Does it Matter if Paul Didn’t Write the Pastoral Epistles?
- Aaron Armstrong
- 2017 3 Jan
But a big question emerges, whatever position you take: does it really matter if Paul didn’t write these letters?
Does it affect how we read them?
Are they still inspired Scripture if we could definitively prove they’re not Pauline?
These are really important questions, ones that we should consider with the seriousness they deserve (and that includes more consideration that I could hope to give in a simple blog post). However, I want to take a second to address the question of whether or not it matters if they’re not written by Paul—because the answer is an emphatic “yes!”
It’s of drastic import to their place within the canon and to their trustworthiness if Paul didn’t write them. If Paul didn’t write these letter, then they’re pseudonymous works, and while writing under a pseudonym was fairly common within the culture of the first century, it wasn’t something commonly done in personal correspondence. It was also rejected outright by the early church itself, as Scripture itself testifies in 2 Thess. 2:2 and 2 Thess. 3:17. Paul, in this undisputed letter, says that the church of God is only to accept and trust genuine letters. So if the pastoral epistles weren’t written by Paul, they would be inauthentic.
Looking outside of Scripture to church history, we see mention of Pauline authorship of these books in the Muratorian Canon; we also see that when an elder wrote a pseudonymous work under Paul’s name he was removed from his office (see Tertullian, On Baptism, 17).
So, if Paul didn’t write these letters, then they would be falsified documents that would have been unwelcome in the early church.
Why? Because they would contain a lie.
More than that, they would be based upon a lie. And if these documents were based upon a lie—that is their authorship—then they absolutely cannot be trusted whatsoever, meaning you have to reject them or reinterpret what it means for something to be inspired of God. This then becomes even more problematic, is that then the entire doctrine of inerrancy evaporates, because you’re left with a position that forces you to say that Scripture errs. And if Scripture errs, then it throws your entire view of the Bible into question and in the end you’re left with either a collection of documents that you choose to trust out of preference (a subjective view) or you’re left having to throw the whole thing away because it’s not trustworthy.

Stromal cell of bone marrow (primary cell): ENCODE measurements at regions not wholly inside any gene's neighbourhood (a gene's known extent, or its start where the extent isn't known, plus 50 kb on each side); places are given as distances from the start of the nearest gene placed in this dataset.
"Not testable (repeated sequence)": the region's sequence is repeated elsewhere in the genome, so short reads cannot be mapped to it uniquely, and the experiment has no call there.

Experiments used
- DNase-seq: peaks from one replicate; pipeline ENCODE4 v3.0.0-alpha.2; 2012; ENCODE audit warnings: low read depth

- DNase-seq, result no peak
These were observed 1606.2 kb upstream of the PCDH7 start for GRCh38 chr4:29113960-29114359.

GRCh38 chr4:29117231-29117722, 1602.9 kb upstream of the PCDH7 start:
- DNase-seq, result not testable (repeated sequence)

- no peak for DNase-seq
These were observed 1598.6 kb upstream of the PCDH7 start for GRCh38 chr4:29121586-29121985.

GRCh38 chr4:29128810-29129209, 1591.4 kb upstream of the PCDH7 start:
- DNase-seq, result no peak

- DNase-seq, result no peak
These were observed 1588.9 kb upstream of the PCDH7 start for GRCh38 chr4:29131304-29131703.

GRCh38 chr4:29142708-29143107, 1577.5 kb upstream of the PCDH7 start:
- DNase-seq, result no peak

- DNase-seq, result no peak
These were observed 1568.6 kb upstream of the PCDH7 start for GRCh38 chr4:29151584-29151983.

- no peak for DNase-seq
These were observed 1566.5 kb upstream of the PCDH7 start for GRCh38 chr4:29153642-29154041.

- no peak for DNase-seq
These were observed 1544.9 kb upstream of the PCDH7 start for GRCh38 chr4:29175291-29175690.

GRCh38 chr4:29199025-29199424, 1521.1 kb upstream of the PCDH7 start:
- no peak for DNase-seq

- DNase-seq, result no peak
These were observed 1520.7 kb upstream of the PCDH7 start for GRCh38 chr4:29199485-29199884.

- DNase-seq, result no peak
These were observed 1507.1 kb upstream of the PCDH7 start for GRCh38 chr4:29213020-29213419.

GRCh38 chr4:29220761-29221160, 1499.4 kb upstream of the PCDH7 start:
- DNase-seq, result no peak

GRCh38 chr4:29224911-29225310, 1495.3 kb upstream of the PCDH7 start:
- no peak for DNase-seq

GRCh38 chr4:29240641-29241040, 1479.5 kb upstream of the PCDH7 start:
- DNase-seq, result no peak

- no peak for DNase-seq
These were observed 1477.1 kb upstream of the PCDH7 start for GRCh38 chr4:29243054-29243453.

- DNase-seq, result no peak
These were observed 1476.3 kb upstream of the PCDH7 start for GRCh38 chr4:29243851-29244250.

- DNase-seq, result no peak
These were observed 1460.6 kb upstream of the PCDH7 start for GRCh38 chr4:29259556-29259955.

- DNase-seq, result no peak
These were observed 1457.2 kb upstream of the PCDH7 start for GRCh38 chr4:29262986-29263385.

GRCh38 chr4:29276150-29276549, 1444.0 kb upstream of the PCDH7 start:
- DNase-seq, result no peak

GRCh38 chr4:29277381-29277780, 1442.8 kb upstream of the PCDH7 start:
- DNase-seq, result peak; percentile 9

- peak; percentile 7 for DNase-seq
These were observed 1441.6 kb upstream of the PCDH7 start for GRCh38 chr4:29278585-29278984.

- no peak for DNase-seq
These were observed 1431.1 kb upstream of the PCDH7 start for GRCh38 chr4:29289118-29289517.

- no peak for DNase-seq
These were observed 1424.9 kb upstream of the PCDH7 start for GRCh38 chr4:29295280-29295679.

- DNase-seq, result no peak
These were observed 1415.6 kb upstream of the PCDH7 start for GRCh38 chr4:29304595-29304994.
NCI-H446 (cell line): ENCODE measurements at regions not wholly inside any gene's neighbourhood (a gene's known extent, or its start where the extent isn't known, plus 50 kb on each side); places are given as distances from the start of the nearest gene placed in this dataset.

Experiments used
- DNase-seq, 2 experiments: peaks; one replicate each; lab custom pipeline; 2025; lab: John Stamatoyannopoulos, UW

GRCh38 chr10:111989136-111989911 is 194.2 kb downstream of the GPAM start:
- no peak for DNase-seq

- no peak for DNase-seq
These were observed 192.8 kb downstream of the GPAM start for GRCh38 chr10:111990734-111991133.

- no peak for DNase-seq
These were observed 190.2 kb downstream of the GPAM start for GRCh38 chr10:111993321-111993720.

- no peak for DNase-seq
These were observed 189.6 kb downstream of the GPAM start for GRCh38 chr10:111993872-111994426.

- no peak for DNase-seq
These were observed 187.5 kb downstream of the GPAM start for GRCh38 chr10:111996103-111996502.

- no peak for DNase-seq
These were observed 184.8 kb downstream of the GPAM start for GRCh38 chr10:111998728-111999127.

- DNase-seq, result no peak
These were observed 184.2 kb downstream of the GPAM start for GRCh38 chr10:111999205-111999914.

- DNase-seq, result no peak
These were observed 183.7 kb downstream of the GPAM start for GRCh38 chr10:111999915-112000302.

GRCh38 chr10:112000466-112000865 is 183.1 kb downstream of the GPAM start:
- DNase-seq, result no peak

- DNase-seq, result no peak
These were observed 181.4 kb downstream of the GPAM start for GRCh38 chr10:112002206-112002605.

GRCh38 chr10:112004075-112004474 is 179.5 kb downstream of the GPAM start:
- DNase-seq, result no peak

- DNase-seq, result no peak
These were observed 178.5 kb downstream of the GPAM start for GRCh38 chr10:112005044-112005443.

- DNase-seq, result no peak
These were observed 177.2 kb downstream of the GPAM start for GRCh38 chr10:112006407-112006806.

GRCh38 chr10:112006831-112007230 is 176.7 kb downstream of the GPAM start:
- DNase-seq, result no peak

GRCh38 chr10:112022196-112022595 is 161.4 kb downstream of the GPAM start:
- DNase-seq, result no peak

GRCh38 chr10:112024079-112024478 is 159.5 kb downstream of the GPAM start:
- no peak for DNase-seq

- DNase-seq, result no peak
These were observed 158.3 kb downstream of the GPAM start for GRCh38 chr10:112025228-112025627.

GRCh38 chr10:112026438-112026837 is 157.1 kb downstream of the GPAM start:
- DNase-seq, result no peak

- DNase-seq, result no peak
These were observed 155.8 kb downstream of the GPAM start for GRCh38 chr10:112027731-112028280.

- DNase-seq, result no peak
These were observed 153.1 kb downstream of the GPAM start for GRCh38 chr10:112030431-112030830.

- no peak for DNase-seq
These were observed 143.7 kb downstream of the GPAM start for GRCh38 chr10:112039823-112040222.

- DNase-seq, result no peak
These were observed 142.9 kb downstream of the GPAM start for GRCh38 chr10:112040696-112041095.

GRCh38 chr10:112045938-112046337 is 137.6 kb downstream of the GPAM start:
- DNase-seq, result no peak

It’s not wrong to ask the question of whether or not Paul wrote these books, but we must be diligent in our study of God’s Word in order to find the answer. There is legitimately too much at stake and on this issue, we cannot afford to be agnostic.
This article originally appeared on BloggingTheologically.com. Used with permission.
Aaron Armstrong is a writer, speaker, and blogger. He is the author of several books including Awaiting a Savior: The Gospel, the New Creation and the End of Poverty. His writing has been seen on Midwestern Baptist Theological Seminary's For the Church blog, The Gospel Coalition, ExploreGod.com, ChurchLeaders.com, BlueLetterBible.org, and a number of other websites. To learn more, please visit BloggingTheologically.com.
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Publication date: January 3, 2017